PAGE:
When the branch pipes 3 are arranged so as to hang from the header 2 in a vertical direction, the pressure of the cleaning chemical liquid, one of the factors uniformizing the branch pipe inlet supply pressure, has a greater impact than the other factors.

That is, as shown in FIG. 4(b), the cleaning chemical liquid flows more easily into the branch pipes 3 located closer to the start point (inlet) of the header. The amount of cleaning chemical liquid reaching the terminal of the header 2 decreases consistently with the distance to the terminal of the header 2, making it more difficult for the cleaning chemical liquid to flow into the branch pipes 3.

This phenomenon is attributed to the following. That is, in addition to the pressure head resulting from the supply pressure of the pump, the gravity acts as a force pushing the cleaning chemical liquid toward the inlet of each branch pipe. Thus, at the start point of the header, the first force (resulting mainly from the pressure head) acts more dominantly than the second force (resulting mainly from the velocity head). The force pushing the cleaning chemical liquid toward the inlet of the branch pipe dominates the force sweeping away the cleaning chemical liquid in the pipe axis direction of the header 2. As a result, most of the cleaning chemical liquid flows into the branch pipes 3 located closer to the start point of the header, reducing the amount of cleaning chemical liquid reaching the terminal of the header 2.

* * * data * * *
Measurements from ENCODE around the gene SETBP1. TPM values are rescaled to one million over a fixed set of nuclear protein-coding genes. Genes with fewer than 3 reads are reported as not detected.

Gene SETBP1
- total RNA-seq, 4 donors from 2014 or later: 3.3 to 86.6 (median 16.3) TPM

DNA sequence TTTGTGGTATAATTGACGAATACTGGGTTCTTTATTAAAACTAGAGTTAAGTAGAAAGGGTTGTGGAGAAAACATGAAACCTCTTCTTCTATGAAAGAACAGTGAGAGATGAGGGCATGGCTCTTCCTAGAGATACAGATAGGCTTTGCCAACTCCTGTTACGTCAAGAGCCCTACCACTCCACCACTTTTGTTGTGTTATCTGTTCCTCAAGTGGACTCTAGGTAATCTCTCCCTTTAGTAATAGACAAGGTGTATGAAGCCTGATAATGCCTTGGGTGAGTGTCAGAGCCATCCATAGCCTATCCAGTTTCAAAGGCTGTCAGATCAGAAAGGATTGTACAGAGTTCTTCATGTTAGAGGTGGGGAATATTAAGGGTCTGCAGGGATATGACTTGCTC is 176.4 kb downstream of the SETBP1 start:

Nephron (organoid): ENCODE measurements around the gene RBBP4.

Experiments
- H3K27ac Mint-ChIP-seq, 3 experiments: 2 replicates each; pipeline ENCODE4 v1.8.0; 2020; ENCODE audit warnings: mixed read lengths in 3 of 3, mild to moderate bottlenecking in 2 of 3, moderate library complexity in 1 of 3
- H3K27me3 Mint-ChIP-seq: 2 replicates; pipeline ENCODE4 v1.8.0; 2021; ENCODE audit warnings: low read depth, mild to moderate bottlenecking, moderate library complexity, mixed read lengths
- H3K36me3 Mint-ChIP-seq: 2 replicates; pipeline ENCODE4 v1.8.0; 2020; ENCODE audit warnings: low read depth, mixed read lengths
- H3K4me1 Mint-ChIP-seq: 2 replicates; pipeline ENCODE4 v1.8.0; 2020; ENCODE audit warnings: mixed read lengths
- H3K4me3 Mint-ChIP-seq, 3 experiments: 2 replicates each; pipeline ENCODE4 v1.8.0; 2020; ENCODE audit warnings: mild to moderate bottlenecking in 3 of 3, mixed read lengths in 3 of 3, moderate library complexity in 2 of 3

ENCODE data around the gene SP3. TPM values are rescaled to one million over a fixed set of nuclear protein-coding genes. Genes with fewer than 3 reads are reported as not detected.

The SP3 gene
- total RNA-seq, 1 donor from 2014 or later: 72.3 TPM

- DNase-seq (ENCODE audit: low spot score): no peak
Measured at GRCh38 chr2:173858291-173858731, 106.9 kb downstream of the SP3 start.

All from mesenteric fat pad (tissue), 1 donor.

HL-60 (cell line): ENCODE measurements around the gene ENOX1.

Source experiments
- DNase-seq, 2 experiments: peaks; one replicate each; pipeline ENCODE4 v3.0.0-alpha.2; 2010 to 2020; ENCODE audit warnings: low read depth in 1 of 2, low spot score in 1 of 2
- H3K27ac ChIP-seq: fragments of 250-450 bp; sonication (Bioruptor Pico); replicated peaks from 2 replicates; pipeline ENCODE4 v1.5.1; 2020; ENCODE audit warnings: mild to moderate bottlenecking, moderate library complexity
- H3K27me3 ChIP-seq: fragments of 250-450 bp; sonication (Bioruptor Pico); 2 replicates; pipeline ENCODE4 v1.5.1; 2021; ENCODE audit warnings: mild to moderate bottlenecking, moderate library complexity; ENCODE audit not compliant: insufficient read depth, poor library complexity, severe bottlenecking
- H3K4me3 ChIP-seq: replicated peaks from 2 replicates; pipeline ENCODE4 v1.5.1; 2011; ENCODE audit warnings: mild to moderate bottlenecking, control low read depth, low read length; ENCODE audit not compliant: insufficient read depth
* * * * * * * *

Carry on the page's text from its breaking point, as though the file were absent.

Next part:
Thus, according to the present invention, with the “gravity” and “velocity head” taken into account, the cleaning chemical liquid distribution unit includes the pipeline configuration adjusting the first force and the second force. This allows the cleaning chemical liquid to flow uniformly to the plurality of membrane units through the header and the branch pipes.

A specific configuration of the cleaning chemical liquid distribution unit is as follows. The header is located along a direction in which the membrane units are arranged and along a horizontal direction. Mounting axes of the branch pipes are arranged parallel to one another. The header is positioned above a liquid level in the reaction vessel. Each of the branch pipes is inclined with a falling gradient from the header toward the collecting header at a predetermined angle.